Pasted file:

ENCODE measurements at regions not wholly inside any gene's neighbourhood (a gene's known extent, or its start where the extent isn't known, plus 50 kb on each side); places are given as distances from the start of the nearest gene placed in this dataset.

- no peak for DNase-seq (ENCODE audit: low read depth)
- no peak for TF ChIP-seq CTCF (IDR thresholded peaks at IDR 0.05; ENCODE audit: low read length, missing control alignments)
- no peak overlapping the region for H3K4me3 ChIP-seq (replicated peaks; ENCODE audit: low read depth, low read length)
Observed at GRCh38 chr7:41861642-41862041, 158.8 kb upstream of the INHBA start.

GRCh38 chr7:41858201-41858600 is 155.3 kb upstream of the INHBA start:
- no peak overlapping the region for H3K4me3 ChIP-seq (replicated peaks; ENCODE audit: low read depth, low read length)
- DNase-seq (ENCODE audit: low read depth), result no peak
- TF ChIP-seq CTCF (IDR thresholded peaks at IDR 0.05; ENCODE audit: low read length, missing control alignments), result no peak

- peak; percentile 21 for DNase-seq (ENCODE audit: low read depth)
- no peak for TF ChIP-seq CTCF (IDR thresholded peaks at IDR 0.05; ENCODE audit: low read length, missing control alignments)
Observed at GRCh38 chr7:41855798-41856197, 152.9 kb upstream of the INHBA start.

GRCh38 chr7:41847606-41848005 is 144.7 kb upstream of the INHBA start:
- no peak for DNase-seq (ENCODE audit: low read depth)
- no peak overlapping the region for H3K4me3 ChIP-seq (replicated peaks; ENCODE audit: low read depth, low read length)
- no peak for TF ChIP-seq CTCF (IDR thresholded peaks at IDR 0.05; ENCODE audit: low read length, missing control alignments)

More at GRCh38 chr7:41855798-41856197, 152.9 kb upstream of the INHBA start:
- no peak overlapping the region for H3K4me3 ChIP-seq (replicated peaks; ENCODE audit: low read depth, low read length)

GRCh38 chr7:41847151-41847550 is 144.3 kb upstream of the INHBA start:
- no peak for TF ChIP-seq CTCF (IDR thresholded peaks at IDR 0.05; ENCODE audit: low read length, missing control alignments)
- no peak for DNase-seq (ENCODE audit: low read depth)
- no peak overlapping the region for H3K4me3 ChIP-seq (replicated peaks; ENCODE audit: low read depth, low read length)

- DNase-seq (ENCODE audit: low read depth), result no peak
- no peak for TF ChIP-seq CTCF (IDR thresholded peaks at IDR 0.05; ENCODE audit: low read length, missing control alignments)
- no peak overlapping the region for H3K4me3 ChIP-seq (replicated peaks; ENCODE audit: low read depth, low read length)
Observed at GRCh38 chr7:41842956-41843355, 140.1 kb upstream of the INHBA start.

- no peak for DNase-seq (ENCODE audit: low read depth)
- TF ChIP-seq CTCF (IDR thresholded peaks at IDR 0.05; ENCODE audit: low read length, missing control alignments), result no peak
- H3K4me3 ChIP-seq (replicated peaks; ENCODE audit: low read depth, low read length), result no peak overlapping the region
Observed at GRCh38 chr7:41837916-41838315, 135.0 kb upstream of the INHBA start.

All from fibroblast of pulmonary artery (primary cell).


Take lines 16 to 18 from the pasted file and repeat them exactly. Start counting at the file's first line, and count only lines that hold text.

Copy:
- no peak for TF ChIP-seq CTCF (IDR thresholded peaks at IDR 0.05; ENCODE audit: low read length, missing control alignments)

More at GRCh38 chr7:41855798-41856197, 152.9 kb upstream of the INHBA start:
- no peak overlapping the region for H3K4me3 ChIP-seq (replicated peaks; ENCODE audit: low read depth, low read length)